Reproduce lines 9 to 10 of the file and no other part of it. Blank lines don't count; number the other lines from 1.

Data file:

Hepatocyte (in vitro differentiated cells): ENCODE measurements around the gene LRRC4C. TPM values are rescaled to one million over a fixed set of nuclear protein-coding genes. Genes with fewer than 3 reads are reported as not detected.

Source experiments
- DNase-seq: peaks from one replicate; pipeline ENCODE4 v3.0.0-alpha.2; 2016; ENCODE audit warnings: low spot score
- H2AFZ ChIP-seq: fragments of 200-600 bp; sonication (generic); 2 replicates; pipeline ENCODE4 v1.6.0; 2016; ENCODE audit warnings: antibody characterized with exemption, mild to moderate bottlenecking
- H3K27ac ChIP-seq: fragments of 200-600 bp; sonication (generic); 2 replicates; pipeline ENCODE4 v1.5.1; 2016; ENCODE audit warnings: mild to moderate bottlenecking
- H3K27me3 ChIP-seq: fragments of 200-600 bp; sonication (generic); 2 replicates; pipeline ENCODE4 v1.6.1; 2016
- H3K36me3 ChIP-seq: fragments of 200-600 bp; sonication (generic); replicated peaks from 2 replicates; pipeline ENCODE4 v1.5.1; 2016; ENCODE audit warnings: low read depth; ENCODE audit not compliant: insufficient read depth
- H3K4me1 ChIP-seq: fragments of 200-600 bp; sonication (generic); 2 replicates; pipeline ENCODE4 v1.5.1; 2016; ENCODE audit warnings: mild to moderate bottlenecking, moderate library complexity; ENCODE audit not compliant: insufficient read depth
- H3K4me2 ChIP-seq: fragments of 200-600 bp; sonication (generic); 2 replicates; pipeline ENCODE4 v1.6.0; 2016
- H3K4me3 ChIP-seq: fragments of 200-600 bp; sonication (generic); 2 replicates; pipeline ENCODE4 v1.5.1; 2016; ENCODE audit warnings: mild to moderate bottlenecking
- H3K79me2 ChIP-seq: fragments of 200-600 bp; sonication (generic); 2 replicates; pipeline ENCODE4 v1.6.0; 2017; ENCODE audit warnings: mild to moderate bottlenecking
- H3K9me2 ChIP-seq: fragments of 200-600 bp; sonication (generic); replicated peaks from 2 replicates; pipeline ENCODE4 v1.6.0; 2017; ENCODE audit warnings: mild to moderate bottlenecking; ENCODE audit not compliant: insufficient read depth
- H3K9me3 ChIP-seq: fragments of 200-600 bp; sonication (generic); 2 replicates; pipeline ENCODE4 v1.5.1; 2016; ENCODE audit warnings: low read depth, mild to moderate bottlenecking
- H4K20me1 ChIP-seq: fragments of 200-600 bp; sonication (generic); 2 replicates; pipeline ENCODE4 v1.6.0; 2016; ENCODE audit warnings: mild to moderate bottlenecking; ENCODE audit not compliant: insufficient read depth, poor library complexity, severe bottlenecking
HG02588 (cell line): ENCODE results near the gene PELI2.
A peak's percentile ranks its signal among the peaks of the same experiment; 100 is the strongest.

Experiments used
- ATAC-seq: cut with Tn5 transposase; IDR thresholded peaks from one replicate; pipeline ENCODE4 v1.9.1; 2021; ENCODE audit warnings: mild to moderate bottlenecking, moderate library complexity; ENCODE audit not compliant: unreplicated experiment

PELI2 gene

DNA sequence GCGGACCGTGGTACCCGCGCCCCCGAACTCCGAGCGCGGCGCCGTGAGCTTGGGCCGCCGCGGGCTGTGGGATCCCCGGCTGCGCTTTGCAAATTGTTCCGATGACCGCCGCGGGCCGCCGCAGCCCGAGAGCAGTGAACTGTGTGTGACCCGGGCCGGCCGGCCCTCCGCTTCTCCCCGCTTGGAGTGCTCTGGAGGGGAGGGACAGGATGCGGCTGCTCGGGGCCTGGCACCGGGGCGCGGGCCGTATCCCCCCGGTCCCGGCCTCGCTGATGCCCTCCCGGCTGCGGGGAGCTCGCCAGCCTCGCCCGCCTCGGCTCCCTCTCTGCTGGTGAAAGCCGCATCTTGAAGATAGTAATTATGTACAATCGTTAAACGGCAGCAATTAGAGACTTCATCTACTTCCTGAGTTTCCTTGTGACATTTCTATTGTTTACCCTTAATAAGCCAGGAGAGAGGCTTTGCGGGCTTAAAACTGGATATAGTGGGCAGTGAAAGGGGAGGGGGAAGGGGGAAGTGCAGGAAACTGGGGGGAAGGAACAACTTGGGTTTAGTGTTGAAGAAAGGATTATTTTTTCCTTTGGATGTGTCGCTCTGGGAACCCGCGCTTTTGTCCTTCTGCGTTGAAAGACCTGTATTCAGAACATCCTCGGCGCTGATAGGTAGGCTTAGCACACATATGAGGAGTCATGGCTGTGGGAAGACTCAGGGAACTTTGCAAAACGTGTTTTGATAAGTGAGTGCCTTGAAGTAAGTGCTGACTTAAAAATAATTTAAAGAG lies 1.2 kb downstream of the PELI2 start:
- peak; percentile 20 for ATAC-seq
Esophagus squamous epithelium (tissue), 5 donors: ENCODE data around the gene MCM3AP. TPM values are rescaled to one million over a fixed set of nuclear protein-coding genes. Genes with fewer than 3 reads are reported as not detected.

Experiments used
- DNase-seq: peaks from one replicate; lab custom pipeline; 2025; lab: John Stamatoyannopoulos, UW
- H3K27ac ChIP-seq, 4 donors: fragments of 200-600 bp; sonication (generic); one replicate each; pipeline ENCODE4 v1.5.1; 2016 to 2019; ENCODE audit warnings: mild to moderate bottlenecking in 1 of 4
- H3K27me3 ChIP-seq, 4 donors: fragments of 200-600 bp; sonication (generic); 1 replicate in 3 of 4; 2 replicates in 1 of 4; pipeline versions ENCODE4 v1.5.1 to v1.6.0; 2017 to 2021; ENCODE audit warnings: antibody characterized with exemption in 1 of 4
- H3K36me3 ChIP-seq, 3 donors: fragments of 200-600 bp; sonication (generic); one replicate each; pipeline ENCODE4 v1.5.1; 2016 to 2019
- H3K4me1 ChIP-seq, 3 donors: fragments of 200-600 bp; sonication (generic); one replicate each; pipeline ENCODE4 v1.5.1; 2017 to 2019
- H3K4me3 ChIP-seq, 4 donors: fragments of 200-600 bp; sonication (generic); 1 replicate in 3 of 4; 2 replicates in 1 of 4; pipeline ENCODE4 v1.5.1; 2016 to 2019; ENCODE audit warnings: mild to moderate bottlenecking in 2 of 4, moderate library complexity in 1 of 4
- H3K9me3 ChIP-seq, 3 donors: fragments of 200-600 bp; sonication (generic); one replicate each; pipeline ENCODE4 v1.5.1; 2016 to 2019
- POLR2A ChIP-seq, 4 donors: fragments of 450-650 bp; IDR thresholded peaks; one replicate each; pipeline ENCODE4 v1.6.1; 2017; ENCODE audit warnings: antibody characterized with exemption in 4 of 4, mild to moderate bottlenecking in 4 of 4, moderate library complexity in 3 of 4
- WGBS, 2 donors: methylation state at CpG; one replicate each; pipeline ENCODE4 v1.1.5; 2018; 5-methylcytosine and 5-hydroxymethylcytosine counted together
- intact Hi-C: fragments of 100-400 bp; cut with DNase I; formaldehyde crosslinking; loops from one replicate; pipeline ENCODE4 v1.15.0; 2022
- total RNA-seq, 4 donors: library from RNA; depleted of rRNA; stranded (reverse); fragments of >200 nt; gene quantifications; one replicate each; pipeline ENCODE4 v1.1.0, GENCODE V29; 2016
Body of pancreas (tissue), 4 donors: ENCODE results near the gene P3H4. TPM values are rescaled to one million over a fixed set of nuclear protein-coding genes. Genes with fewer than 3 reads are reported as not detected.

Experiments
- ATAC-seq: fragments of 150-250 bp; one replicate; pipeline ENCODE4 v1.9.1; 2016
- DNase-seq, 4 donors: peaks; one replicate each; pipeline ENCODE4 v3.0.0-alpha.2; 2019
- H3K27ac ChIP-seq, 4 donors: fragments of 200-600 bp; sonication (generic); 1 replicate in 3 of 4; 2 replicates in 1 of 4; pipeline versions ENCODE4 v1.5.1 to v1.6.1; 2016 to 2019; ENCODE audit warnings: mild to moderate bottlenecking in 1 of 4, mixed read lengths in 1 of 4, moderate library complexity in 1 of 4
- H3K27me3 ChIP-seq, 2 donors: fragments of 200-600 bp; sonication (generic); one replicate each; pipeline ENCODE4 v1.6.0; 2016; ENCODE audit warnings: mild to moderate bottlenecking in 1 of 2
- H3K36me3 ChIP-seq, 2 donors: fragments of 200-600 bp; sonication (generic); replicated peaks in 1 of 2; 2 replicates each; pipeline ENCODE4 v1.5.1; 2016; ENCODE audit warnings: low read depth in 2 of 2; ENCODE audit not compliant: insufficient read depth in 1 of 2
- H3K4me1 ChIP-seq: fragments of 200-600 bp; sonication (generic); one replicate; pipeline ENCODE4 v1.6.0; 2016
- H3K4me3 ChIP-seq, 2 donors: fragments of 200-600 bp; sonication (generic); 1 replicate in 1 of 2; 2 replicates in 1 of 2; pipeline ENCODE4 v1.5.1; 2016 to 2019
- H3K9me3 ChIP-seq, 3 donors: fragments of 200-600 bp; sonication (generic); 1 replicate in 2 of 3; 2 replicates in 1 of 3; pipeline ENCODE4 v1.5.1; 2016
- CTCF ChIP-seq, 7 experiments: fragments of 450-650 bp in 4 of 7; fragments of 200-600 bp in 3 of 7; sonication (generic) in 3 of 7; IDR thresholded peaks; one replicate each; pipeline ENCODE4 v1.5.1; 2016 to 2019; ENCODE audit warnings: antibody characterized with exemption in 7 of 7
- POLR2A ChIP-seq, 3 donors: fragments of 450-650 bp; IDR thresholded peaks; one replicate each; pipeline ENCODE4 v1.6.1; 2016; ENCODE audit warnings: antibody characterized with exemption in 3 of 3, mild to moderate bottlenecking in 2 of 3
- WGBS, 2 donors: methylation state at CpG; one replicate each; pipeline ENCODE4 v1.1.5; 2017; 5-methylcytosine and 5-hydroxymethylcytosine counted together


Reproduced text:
- H3K4me2 ChIP-seq: fragments of 200-600 bp; sonication (generic); 2 replicates; pipeline ENCODE4 v1.6.0; 2016
- H3K4me3 ChIP-seq: fragments of 200-600 bp; sonication (generic); 2 replicates; pipeline ENCODE4 v1.5.1; 2016; ENCODE audit warnings: mild to moderate bottlenecking